Writers on Film
Robert Sellers on the Greatest Year in Cinema History
1971 was a great year for cinema. Woody Allen, Robert Altman, Dario Argento, Ingmar Bergman, Stanley Kubrick, Sergio Leone, George Lucas, Sam Peckinpah, Roman Polanski, Nicolas Roeg and Steven Spielberg, among many others, were behind the camera, while the stars were also out in force. Warren Beatty, Marlon Brando, Michael Caine, Julie Christie, Sean Connery, Faye Dunaway, Clint Eastwood, Jane Fonda, Dustin Hoffman, Steve McQueen, Jack Nicholson, Al Pacino and Vanessa Redgrave all featured in films released in 1971.
The remarkable artistic flowering that came from the ‘New Hollywood’ of the ’70s was just beginning, while the old guard was fading away and the new guard was taking over. With a decline in box office attendances by the end of the ’60s, along with a genuine inability to come up with a reliable barometer of box office success, studio heads gave unprecedented freedom to young filmmakers to lead the way.
Featuring interviews with cast and crew members, bestselling author Robert Sellers explores this landmark year in Hollywood and in Britain, when this new age was at its freshest, and where the transfer of power was felt most exhilaratingly.
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145. Kubrick: an Odyssey01:04:31The definitive biography of the creator of 2001: A Space Odyssey, The Shining, and A Clockwork Orange, presenting the most in-depth portrait yet of the groundbreaking film-maker.The enigmatic and elusive filmmaker Stanley Kubrick has not been treated to a full-length biography in over twenty years.Stanley Kubrick: An Odyssey fills that gap. This definitive book is based on access to the latest research, especially Kubrick's archive at the University of the Arts, London, as well as other private papers plus new interviews with family members and those who worked with him. It offers comprehensive and in-depth coverage of Kubrick’s personal, private, public, and working life. Stanley Kubrick: An Odyssey investigates not only the making of Kubrick's films, but also about those he wanted (but failed) to make like Burning Secret, Napoleon, Aryan Papers, and A.I.Revealingly, this immersive biography will puncture the controversial myths about the reclusive filmmaker who created some of the most important works of art of the twentieth century.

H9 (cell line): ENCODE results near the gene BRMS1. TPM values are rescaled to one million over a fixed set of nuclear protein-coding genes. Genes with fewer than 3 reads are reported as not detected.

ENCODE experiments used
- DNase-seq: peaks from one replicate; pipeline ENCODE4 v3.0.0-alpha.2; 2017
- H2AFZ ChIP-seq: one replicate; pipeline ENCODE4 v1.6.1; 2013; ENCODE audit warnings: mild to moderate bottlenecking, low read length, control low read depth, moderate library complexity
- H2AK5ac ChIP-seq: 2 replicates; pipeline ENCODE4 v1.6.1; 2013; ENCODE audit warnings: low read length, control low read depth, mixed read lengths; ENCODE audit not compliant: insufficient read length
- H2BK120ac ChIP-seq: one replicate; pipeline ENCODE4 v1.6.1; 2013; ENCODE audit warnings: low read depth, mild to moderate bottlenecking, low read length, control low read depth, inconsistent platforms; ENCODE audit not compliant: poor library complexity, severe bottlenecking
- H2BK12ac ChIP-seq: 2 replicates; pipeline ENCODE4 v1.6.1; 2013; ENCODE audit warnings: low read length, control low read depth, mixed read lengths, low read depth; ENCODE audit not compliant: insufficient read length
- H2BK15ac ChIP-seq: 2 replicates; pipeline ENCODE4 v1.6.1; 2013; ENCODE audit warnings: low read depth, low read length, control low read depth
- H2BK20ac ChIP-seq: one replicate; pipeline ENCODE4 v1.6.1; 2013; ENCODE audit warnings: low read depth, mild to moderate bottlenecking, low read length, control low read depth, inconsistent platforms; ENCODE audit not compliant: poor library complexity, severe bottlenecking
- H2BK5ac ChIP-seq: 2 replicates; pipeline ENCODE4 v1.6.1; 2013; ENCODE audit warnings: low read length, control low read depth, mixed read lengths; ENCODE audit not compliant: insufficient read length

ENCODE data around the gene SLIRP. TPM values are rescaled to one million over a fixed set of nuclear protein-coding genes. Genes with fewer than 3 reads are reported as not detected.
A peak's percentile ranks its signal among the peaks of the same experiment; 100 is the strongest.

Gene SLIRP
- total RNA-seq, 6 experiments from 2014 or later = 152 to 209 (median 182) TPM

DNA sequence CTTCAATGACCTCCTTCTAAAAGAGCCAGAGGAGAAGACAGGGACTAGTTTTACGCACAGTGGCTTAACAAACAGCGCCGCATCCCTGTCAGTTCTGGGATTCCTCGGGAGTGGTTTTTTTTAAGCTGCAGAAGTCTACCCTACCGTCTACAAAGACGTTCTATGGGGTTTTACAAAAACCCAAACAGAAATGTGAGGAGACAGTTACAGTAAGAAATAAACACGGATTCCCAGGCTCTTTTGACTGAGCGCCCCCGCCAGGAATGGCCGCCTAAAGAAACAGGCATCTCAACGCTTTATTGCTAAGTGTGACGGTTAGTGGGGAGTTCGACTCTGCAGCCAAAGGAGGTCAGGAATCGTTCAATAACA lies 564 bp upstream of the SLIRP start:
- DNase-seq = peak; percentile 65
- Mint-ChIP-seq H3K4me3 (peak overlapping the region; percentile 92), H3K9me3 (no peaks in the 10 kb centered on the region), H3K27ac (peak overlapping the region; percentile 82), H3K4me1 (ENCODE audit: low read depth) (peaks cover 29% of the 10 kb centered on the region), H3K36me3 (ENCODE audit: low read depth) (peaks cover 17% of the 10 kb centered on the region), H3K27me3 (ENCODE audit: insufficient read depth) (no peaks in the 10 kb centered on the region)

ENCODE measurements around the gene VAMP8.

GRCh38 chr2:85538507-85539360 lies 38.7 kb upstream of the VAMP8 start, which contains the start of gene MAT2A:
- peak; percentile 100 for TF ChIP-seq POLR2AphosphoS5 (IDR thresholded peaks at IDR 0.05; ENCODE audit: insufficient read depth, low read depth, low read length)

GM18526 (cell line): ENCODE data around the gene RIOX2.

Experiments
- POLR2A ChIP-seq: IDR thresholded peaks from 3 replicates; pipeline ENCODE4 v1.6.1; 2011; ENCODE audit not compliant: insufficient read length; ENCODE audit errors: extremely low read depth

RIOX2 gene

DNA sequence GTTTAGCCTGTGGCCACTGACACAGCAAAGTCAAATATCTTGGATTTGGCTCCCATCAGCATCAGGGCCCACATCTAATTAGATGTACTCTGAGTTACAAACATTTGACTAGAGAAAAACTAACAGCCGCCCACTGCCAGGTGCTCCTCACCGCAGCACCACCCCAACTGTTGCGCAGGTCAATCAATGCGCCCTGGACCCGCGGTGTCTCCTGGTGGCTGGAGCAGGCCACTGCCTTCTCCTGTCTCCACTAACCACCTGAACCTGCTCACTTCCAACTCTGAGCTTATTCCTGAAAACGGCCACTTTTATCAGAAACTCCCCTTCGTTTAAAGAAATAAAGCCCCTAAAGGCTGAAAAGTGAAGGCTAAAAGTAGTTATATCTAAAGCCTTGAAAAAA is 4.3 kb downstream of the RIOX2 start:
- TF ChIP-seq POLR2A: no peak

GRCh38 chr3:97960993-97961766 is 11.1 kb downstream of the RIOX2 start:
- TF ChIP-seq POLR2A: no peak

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143. Michael Schulman on the Oscar Wars01:08:12From Harper Collins: A Best Book of 2023The author of the New York Times bestseller Her Again: Becoming Meryl Streep returns with a lively history of the Academy Awards, focusing on the brutal battles, the starry rivalries, and the colorful behind-the-scenes drama.America does not have royalty. It has the Academy Awards. For nine decades, perfectly coiffed starlets, debonair leading men, and producers with gold in their eyes have chased the elusive Oscar. What began as an industry banquet in 1929 has now exploded into a hallowed ceremony, complete with red carpets, envelopes, and little gold men. But don’t be fooled by the pomp: the Oscars, more than anything, are a battlefield, where the history of Hollywood—and of America itself—unfolds in dramas large and small. The road to the Oscars may be golden, but it’s paved in blood, sweat, and broken hearts.In Oscar Wars, Michael Schulman chronicles the remarkable, sprawling history of the Academy Awards and the personal dramas—some iconic, others never-before-revealed—that have played out on the stage and off camera. Unlike other books on the subject, each chapter takes a deep dive into a particular year, conflict, or even category that tells a larger story of cultural change, from Louis B. Mayer to Moonlight. Schulman examines how the red carpet runs through contested turf, and the victors aren't always as clear as the names drawn from envelopes. Caught in the crossfire are people: their thwarted ambitions, their artistic epiphanies, their messy collaborations, their dreams fulfilled or dashed.Featuring a star-studded cast of some of the most powerful Hollywood players of today and yesterday, as well as outsiders who stormed the palace gates, this captivating history is a collection of revelatory tales, each representing a turning point for the Academy, for the movies, or for the culture at large.